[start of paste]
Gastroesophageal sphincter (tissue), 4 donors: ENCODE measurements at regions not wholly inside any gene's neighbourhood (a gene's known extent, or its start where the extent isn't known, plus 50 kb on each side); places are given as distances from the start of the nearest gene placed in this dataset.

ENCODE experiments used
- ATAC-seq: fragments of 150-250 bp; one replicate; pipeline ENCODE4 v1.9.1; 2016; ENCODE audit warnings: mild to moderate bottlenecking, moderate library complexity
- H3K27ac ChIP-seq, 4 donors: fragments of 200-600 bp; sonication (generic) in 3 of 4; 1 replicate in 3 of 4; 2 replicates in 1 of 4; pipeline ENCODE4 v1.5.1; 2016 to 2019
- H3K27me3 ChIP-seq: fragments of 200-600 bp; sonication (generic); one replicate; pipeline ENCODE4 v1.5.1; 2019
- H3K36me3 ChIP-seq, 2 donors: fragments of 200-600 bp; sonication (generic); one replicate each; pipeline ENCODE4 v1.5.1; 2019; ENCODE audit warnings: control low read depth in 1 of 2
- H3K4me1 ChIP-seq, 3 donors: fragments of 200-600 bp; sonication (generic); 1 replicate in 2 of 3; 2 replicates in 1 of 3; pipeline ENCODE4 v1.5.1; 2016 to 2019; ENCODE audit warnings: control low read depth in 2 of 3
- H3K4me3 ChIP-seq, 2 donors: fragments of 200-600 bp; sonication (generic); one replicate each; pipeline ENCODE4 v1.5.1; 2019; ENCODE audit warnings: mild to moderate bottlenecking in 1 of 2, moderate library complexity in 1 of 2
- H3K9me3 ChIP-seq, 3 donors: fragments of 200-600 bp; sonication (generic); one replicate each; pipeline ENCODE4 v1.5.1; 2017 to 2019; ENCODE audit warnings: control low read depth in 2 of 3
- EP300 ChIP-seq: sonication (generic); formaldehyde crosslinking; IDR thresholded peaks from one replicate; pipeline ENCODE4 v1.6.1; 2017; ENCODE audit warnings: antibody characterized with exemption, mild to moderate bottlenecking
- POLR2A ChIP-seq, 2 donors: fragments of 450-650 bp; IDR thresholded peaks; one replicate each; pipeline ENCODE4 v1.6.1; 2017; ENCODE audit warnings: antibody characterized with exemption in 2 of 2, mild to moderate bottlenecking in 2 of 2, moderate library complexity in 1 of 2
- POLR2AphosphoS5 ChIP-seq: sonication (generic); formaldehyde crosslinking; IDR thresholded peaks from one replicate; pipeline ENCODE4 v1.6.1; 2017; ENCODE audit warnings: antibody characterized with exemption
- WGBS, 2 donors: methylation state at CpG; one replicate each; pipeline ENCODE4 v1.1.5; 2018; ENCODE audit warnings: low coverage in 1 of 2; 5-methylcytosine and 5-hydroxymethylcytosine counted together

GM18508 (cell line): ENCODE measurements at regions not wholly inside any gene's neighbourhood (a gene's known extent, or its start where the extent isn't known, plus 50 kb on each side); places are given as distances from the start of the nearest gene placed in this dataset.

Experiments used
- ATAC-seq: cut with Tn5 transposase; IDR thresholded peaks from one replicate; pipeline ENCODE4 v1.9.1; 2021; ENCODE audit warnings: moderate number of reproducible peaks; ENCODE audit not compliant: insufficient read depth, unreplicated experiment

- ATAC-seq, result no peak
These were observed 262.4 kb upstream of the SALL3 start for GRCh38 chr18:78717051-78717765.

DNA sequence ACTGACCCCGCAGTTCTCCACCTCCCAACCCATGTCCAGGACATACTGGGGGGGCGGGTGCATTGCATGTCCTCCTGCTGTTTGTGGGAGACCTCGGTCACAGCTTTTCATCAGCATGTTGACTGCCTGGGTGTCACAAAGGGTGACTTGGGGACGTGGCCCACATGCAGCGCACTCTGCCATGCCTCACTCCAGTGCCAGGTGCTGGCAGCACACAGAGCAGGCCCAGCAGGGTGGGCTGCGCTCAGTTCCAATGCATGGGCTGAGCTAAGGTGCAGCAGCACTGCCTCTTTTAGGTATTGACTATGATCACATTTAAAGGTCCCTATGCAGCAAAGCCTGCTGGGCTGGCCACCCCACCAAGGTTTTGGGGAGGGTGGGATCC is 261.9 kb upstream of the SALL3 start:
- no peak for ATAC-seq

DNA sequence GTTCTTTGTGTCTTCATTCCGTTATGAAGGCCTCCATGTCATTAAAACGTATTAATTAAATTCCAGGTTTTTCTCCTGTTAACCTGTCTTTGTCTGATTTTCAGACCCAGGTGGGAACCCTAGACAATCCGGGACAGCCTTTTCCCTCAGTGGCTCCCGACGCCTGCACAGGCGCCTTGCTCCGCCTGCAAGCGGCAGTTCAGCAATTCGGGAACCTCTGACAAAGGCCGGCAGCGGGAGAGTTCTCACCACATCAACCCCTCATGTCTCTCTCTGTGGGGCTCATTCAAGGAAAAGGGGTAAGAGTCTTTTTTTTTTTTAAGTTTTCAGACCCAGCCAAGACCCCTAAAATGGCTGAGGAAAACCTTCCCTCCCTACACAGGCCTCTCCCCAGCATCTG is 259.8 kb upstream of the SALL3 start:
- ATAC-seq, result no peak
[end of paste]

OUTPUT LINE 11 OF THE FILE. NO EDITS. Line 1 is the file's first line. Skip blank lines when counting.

- POLR2A ChIP-seq, 2 donors: fragments of 450-650 bp; IDR thresholded peaks; one replicate each; pipeline ENCODE4 v1.6.1; 2017; ENCODE audit warnings: antibody characterized with exemption in 2 of 2, mild to moderate bottlenecking in 2 of 2, moderate library complexity in 1 of 2